Six months after the Russian invasion, the conflict is bogged down and could spiral out of control at any moment towards a worldwide explosion.
The car bombing that cost the life of 29-year-old journalist Daria Dugina on the night of Saturday 20 to Sunday 21 August 2022 is evidence of Kiev’s, and above all the West’s, desire to strike at Vladimir Putin’s immediate entourage.
Daria Dugina was the daughter of Alexander Dugin, a Russian ideologist close to the master of the Kremlin, sometimes presented as “Putin’s brain”. He was the subject of both American and European Union sanctions for advocating Russian annexation of Russian-speaking territories. Of course, he was the one who was targeted by this attack but, at the last moment, it was his daughter Daria who took the wheel alone.
If the attack has not been claimed, all eyes are on Kiev. And it is difficult to see Putin not reacting to such a crime.
During the same night of Saturday to Sunday, another attack targeted this time a senior official of the Ukrainian security service (SBU). Oleksandre Nakonetchny was shot dead at his home in Kropyvnytsky, in central Ukraine. According to a local politician it could be a suicide. Others say it was a settling of scores.
We remember that Volodymyr Zelensky had dismissed, in mid-July 2022, the Attorney General Iryna Venediktova and the head of the security services of the country (SBU) Ivan Bakanov, because of “suspicions of treason of some of their subordinates for the benefit of the Russians.
In any case, these two events, close in time, confirm the renewed tension between Russia on the one hand and Ukraine and the West on the other.
Volodymyr Zelensky fears imminent reprisals. In a televised statement, he “warns” against the risk of Russian provocations. “Russia could do something particularly disgusting and cruel,” says the Ukrainian president. When? Probably next week, when Ukraine celebrates its Independence Day on August 24.
Risk of nuclear accident
In the meantime, tension is rising around the Zaporizhia nuclear power plant, with Kiev and Moscow accusing each other of wanting to bomb the site and provoke a gigantic catastrophe.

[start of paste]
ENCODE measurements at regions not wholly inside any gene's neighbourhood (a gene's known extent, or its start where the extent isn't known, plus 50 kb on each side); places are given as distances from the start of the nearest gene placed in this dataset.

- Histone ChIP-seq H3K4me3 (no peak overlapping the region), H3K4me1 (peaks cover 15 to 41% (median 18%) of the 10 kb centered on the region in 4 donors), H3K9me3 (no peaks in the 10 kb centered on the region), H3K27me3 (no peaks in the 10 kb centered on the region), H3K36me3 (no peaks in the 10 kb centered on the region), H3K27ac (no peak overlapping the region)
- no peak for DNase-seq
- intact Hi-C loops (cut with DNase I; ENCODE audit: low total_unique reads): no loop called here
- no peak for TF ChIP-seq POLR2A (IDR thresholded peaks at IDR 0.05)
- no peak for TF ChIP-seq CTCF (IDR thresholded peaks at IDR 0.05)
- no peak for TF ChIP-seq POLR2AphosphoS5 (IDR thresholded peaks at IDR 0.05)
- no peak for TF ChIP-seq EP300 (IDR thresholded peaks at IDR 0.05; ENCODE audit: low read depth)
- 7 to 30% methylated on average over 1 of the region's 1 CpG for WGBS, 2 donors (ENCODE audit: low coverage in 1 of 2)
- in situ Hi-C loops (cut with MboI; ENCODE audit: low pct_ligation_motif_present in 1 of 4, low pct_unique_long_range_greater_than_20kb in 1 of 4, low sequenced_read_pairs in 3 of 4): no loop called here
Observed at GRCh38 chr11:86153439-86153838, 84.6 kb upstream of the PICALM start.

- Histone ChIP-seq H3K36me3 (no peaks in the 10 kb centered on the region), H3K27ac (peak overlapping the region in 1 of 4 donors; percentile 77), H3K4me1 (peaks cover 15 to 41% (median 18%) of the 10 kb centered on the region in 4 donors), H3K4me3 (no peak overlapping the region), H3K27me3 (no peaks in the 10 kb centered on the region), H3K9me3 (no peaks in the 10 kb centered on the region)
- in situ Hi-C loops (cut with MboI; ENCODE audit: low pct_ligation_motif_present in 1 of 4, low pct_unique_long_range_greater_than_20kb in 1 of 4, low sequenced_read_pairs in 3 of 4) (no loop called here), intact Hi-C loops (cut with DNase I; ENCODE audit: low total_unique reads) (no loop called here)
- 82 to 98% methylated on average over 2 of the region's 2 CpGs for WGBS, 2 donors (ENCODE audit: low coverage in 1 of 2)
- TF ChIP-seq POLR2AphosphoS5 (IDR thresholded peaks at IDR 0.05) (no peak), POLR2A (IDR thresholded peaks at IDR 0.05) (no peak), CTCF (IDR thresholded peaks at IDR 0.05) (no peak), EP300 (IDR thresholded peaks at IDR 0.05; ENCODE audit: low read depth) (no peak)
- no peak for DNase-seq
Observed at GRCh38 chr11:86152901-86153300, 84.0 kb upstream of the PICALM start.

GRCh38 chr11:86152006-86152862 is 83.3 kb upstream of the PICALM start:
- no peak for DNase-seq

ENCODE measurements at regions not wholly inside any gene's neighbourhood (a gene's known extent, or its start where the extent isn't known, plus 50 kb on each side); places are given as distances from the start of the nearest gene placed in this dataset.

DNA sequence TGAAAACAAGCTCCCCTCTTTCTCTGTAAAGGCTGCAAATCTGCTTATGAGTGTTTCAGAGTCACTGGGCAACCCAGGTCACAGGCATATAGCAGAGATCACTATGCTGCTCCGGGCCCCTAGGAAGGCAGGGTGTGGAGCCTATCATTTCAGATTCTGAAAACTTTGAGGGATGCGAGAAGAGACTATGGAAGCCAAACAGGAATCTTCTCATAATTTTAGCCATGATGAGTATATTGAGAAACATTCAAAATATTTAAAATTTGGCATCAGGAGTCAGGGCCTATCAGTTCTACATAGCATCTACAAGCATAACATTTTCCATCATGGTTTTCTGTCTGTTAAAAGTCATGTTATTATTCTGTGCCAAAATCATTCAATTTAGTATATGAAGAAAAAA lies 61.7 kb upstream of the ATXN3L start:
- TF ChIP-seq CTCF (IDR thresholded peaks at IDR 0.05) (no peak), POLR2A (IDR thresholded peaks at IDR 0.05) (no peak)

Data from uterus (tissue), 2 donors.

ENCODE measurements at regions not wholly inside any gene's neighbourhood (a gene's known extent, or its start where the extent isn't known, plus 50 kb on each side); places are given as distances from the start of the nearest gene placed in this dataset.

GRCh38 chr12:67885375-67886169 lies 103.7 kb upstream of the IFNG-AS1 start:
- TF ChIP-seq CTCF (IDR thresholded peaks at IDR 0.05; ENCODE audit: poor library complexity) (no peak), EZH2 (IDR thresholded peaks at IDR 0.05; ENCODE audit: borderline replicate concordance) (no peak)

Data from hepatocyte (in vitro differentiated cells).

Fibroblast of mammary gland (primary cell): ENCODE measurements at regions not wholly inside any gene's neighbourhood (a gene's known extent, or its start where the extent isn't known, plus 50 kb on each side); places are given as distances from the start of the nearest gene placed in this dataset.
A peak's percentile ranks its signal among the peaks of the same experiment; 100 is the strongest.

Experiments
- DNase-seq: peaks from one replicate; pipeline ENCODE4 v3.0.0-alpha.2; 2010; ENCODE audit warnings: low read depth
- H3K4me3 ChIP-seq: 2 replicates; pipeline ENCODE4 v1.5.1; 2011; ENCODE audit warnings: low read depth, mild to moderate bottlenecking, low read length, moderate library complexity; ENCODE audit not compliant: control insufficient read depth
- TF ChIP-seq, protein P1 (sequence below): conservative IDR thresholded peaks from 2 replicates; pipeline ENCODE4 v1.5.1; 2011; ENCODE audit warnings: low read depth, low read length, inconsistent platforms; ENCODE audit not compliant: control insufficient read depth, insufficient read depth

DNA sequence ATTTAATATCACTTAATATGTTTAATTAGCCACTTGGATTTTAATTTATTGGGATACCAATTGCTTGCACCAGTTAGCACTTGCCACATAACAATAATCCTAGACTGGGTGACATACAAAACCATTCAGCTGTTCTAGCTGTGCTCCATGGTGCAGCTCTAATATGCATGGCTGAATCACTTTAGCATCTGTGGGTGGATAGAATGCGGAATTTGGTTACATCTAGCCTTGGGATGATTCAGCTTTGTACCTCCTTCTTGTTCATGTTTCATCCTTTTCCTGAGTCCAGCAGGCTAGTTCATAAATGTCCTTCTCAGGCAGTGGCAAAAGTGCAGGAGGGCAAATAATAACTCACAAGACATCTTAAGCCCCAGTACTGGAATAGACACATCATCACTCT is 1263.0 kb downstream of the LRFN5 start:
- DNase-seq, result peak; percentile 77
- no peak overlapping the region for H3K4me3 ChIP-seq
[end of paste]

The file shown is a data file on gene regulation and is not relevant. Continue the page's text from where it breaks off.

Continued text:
It is in this very sensitive context that Russia announced, on Thursday 18 August 2022, the deployment of three MIG-31 aircraft armed with Kinja hypersonic missiles in the Kaliningrad region. These three aircraft will form a 24-hour operational combat unit, according to the Russian Minister of Defence.
Rather than calm the situation, Washington announced a new military aid package of 775 million dollars for Kiev, in addition to the 1 billion dollars released on 8 August 2022. With the dispatch of Himars missiles, of formidable precision, drones, mobile cannons, weapons and ammunition compatible with those sent by NATO countries. In addition, of course, there are the “advisors” sent to help the Ukrainian troops use these sophisticated weapons.
NATO countries are not to be outdone, notably France, which is sending weapons to Kiev as well as men stationed in Romania to train Ukrainian soldiers.
The situation is therefore explosive. So much so that on Sunday 21 August, Joe Biden for the United States, Emmanuel Macron for France, Olaf Scholz for Germany and Boris Johnson for the United Kingdom signed a joint statement calling for “restraint” around the Zaporizhia power plant. They called for the rapid dispatch of an international atomic energy inspection mission (IAEA).
Six months after the Russian invasion of Ukraine, the war is far from over. And the worst can happen.
🔴 Zelensky met en garde contre le risque accru de «cruelles» provocations russes
La Russie pourrait «faire quelque chose de particulièrement dégoûtant» et «cruel» la semaine prochaine en Ukraine selon le président ukrainien. https://t.co/CUmnqtbxXZ
— Le Figaro (@Le_Figaro) August 21, 2022